The NHS: Funded for the future or living in the past?

Professor Bridie Kent

In 2018, the United Kingdom celebrated 70 years of the NHS; seven decades since Aneurin Bevan and the government of the day enshrined into law the long-held ideal that good healthcare should be available to all, regardless of wealth.

Undoubtedly there is a special relationship between our nation and the NHS. In fact, I think it is fair to say that we see the NHS as a fundamental expression of ‘Britishness’, an exemplar of fairness, high standards, and innovation. Devolution has brought about significant changes in Wales, Northern Ireland, and, in particular, Scotland, but the underlying principle of healthcare being free at the point of delivery is still very much intrinsic to our national psyche. And as such, health is thought about differently to other areas of the public sector such as education, defence, transport and policing. At a time when the country is hugely divided on many issues, the NHS is one thing we can all agree on. 

Well, mostly. 

Because while no one would begrudge us celebrating the achievements of the NHS and thanking the extraordinary staff who make such a difference to people’s lives, there is no little debate about what the future holds for the service, particularly in relation to funding. 

Currently, around 30 per cent of public spending goes on health, nearly treble the proportion from the 1950s. And earlier this year, the government moved to define its vision for the sector – in England at least – by unveiling its ten-year plan for how it will allocate the previously announced budgetary increase of 3.4 per cent in real terms up to 2023.

But despite this, the evidence on the ground from staff and patients, and metrics such as A&E waiting times, points to a crisis. Dire warnings are coming from all angles, saying that unless we do something very radical, our health system is going to topple over.

Part of the problem is that many are in a state of denial over how the health system has changed over the past 30 years (although the plan’s focus upon GPs, mental health and community care is a welcome step in the right direction). When I think back to my own nursing education, at St Bartholomew’s in London, it was a picture of the NHS as it had been for years, one of Nightingale wards, nurses in caps and starched aprons, and a strict hierarchy.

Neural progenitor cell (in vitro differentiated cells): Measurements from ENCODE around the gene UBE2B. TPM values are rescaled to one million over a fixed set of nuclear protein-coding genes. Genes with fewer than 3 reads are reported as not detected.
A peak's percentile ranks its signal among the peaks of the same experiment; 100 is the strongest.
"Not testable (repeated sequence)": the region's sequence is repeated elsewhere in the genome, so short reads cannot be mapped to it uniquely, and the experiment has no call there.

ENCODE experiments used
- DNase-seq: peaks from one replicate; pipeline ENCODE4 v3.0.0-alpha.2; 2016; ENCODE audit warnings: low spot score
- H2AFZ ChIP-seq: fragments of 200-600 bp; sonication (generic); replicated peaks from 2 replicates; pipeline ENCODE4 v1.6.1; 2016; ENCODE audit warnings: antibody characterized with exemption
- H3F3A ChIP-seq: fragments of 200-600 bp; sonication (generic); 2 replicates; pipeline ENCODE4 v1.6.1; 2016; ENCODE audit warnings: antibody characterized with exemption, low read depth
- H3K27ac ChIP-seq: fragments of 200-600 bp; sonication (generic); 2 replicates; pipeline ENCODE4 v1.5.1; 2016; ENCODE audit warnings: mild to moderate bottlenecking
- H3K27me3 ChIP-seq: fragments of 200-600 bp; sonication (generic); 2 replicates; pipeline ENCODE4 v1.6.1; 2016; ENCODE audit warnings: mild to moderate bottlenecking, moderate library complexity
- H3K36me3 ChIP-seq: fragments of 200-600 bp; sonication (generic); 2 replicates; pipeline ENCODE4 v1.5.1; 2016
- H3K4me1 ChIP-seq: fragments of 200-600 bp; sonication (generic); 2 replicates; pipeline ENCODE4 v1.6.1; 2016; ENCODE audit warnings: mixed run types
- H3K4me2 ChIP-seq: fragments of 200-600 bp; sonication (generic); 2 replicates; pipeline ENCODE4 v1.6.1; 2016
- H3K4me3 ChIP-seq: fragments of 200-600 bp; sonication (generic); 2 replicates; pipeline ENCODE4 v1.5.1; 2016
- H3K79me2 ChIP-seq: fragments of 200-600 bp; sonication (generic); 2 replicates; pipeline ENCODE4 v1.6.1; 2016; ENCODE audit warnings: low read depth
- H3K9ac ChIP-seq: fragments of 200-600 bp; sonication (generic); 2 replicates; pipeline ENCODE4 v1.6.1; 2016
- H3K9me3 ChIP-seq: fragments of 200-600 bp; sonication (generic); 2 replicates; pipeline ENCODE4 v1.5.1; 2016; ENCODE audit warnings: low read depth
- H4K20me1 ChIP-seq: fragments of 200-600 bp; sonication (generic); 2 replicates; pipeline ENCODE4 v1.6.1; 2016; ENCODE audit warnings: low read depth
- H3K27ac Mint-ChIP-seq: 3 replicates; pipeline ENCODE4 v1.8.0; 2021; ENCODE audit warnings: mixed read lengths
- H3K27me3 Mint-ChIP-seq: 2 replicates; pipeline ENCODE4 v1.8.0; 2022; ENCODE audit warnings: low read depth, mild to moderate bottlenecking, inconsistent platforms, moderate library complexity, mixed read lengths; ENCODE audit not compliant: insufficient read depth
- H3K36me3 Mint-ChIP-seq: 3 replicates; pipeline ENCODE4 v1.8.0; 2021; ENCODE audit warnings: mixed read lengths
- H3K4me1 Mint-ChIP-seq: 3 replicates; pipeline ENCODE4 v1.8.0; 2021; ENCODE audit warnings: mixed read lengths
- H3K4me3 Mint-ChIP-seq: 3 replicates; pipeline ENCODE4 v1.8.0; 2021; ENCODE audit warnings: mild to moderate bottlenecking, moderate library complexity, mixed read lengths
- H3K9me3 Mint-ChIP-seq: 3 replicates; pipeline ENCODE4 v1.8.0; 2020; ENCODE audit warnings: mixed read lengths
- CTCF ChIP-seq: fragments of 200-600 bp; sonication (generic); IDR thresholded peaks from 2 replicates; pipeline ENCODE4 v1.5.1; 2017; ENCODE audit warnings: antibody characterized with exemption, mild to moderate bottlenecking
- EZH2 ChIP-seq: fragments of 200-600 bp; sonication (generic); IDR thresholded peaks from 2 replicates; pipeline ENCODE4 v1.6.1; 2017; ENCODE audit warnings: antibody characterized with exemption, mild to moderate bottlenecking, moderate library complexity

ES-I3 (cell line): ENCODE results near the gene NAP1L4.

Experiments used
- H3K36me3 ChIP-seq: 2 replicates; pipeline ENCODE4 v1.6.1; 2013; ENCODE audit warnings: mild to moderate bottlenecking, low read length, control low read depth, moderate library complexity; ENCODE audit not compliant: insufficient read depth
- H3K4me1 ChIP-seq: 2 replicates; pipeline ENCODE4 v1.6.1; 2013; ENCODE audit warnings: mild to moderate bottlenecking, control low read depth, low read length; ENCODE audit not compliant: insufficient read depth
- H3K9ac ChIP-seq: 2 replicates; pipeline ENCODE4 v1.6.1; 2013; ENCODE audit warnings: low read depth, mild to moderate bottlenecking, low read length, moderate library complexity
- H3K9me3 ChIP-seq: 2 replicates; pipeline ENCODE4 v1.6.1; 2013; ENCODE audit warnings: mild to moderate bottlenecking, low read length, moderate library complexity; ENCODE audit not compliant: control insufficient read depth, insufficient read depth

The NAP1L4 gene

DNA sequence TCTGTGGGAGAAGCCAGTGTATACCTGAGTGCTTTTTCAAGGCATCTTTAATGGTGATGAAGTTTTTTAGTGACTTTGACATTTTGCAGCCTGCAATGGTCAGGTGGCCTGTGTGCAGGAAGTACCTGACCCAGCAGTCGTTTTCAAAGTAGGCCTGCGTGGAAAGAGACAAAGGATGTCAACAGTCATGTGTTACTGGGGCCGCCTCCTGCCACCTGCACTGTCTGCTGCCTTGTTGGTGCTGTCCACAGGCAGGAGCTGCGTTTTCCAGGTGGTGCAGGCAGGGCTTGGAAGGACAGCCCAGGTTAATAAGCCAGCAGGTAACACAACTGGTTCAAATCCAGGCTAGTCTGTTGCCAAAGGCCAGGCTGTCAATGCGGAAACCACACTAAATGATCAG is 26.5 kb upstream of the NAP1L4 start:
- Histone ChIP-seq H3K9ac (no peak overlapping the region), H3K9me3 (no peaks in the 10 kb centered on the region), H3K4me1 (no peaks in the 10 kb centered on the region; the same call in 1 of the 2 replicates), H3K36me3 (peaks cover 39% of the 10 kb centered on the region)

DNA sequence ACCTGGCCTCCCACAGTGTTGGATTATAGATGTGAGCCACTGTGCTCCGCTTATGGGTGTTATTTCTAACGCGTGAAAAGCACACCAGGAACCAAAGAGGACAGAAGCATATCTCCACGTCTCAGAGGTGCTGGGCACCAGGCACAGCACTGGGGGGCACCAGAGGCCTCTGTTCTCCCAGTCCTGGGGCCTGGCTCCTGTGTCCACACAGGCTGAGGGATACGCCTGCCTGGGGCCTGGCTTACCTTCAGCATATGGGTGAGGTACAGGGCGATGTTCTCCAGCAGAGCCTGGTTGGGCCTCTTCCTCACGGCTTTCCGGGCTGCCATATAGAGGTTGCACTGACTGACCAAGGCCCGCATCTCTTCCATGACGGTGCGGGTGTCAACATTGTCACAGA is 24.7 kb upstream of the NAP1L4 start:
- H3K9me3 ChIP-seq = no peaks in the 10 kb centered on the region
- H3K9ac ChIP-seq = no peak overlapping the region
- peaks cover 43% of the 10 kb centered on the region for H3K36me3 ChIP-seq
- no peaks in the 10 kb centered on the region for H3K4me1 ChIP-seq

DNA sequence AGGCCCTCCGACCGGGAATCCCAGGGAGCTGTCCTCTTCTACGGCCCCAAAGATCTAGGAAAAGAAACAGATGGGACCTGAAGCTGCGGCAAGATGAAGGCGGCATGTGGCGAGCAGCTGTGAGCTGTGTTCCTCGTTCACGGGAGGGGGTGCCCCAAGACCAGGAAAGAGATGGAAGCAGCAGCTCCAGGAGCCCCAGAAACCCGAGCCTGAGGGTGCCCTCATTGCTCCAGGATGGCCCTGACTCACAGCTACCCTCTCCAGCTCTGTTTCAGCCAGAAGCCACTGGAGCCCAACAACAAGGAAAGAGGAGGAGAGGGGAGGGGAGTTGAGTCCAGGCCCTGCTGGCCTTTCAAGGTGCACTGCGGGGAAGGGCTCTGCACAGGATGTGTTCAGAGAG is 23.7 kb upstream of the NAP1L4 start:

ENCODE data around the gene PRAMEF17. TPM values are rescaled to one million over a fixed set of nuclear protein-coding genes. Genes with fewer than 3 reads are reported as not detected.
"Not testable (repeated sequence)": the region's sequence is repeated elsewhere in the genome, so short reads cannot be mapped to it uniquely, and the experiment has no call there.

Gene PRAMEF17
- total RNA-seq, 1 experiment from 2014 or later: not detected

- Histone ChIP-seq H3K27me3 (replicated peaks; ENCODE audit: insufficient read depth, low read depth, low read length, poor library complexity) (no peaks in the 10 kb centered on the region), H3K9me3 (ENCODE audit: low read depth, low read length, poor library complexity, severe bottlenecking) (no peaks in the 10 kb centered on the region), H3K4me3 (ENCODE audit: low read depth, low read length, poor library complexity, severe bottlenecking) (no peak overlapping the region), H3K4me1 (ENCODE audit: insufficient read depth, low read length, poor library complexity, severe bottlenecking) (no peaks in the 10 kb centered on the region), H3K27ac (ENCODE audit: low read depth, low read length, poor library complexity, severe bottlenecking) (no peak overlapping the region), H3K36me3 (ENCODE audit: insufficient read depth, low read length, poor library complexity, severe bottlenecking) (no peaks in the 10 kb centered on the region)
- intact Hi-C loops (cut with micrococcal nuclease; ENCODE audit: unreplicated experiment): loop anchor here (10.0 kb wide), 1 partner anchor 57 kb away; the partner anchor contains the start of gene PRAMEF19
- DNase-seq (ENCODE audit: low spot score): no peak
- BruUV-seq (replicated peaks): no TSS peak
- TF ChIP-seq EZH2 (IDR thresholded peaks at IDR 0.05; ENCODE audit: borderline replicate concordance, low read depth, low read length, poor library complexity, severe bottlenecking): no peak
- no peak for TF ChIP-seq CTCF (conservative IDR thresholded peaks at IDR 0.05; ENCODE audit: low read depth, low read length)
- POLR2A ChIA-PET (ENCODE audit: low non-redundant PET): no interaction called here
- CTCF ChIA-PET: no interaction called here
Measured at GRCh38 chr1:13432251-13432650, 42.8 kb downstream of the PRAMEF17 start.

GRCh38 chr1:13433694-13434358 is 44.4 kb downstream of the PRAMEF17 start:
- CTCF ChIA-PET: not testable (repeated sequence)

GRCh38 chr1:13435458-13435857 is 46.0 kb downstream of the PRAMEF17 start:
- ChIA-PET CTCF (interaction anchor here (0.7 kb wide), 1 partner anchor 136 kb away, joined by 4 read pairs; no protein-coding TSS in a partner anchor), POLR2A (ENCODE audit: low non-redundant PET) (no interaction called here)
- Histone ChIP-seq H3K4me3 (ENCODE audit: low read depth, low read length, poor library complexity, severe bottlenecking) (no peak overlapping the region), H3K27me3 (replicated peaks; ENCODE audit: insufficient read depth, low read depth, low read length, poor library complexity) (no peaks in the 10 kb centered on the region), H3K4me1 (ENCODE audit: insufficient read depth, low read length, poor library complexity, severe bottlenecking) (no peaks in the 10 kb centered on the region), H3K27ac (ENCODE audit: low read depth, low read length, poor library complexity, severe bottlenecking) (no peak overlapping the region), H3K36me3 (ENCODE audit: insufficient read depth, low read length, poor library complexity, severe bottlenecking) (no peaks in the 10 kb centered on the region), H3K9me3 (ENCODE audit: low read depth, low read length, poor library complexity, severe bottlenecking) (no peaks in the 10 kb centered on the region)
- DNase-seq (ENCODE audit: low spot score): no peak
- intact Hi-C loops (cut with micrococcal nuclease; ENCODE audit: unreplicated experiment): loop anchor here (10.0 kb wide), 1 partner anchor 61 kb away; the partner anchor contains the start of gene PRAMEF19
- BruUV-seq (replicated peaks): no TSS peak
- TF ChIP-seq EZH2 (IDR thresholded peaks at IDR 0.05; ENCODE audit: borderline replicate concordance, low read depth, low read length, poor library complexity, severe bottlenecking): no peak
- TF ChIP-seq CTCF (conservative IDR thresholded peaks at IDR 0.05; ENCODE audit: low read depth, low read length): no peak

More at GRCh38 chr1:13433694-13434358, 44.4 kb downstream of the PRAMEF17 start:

The advancement since then has been remarkable: the breakthroughs in tissue donation and organ transplants that have given people second chances at life; revolutionary new operating techniques; massive cultural and educational changes in relation to treatment, especially in nursing and paramedicine.

But these breakthroughs have come at a price; one that is rising by 4 per cent every year, leading some analysts to predict a £30billion budget shortfall within a decade. Partly, that is down to inflation and the escalating costs of new drugs. But, ironically, it is also the NHS’ own success that is contributing to the issue. Diseases that would have been terminal 70 years ago are being cured, so people are living longer, and that ageing population is placing huge strain on both frontline primary care and secondary care – a person in their 80s costs five times as much as someone in their 20s. Factor in issues such as poor diet, sedentary lifestyle, and alcohol abuse, and you have people living longer, but presenting with a cocktail of acute physical and mental conditions, from heart disease to dementia. To visit a major hospital, such as Derriford, on a Friday night is to see it full of older people – many of whom have to be treated within the acute care sector because there isn’t the capacity in the primary or social care systems to look after them in the community. And that inevitably causes the ‘blocking’ of beds in our hospitals, and the cancellation of non-emergency operations; the ‘winter pressure’ that is facing our NHS services all year round.

I would also argue that our pride in the NHS has for some people tipped over into entitlement. Where once our health service treated disease alone, now we expect of it healthcare management, vaccinations, maternity services, medication and contraception. When paracetamol can be bought for pennies in the supermarket, how can we afford to be paying for prescriptions for the same product?

So what do we do about it? One answer is to look at countries like New Zealand and Australia. For 11 years, I worked in both, and while there are a number of similarities to the NHS, they differ in one important regard: they operate a parallel or supplementary pay-for-care structure.

<p>Stethoscope. Getty image 835533976</p>

In New Zealand, there are Accident and Medical clinics where you can pay for instant treatment that might have taken four hours at one of the district health board-funded hospitals. Similarly, Australia has ‘medicare’, where citizens are entitled to a certain level of healthcare on the state, but they are required to ‘top up’ for more expensive treatments. Both countries have a more open and incentivised approach to healthcare insurance, ensuring that people who are able to pay can benefit from a faster, more responsive health system, freeing up resources for those older and more vulnerable members of society.

Would that work here in the UK? The simple answer is, we may have to find out. Successive governments have shown little appetite to broach the subject of taxation reform around its funding because they know it’s not a vote winner. But we do need to take a step back and properly assess what the NHS is for, and how much that is going to cost. 

“Change is not made without inconvenience, even from worse to better” said 16th century theologian Richard Hooker. Well, Bevan’s belief was ground-breaking and people had the faith to go with it. But we can’t live in the past: if the NHS is going to continue, it has to embrace significant change, and society will have to go with it.